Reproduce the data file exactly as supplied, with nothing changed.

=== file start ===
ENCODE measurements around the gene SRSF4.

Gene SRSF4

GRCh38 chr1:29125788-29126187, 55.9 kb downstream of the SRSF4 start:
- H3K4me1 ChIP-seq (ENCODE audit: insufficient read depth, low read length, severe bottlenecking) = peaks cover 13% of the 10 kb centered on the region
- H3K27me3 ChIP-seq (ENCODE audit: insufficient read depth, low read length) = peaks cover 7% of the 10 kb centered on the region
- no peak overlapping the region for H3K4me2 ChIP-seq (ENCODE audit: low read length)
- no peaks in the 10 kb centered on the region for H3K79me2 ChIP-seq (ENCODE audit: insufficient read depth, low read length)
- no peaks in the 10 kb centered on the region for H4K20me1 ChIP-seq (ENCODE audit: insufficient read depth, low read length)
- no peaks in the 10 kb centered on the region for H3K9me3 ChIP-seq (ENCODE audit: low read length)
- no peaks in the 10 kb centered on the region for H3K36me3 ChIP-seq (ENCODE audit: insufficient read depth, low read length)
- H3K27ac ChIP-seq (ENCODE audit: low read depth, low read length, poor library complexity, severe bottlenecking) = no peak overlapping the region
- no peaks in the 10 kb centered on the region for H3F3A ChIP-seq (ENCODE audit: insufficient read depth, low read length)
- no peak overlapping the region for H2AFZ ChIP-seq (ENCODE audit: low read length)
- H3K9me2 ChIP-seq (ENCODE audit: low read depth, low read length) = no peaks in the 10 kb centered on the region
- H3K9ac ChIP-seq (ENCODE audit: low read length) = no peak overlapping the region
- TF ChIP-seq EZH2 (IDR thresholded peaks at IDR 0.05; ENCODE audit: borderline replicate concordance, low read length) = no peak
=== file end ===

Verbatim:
ENCODE measurements around the gene SRSF4.

Gene SRSF4

GRCh38 chr1:29125788-29126187, 55.9 kb downstream of the SRSF4 start:
- H3K4me1 ChIP-seq (ENCODE audit: insufficient read depth, low read length, severe bottlenecking) = peaks cover 13% of the 10 kb centered on the region
- H3K27me3 ChIP-seq (ENCODE audit: insufficient read depth, low read length) = peaks cover 7% of the 10 kb centered on the region
- no peak overlapping the region for H3K4me2 ChIP-seq (ENCODE audit: low read length)
- no peaks in the 10 kb centered on the region for H3K79me2 ChIP-seq (ENCODE audit: insufficient read depth, low read length)
- no peaks in the 10 kb centered on the region for H4K20me1 ChIP-seq (ENCODE audit: insufficient read depth, low read length)
- no peaks in the 10 kb centered on the region for H3K9me3 ChIP-seq (ENCODE audit: low read length)
- no peaks in the 10 kb centered on the region for H3K36me3 ChIP-seq (ENCODE audit: insufficient read depth, low read length)
- H3K27ac ChIP-seq (ENCODE audit: low read depth, low read length, poor library complexity, severe bottlenecking) = no peak overlapping the region
- no peaks in the 10 kb centered on the region for H3F3A ChIP-seq (ENCODE audit: insufficient read depth, low read length)
- no peak overlapping the region for H2AFZ ChIP-seq (ENCODE audit: low read length)
- H3K9me2 ChIP-seq (ENCODE audit: low read depth, low read length) = no peaks in the 10 kb centered on the region
- H3K9ac ChIP-seq (ENCODE audit: low read length) = no peak overlapping the region
- TF ChIP-seq EZH2 (IDR thresholded peaks at IDR 0.05; ENCODE audit: borderline replicate concordance, low read length) = no peak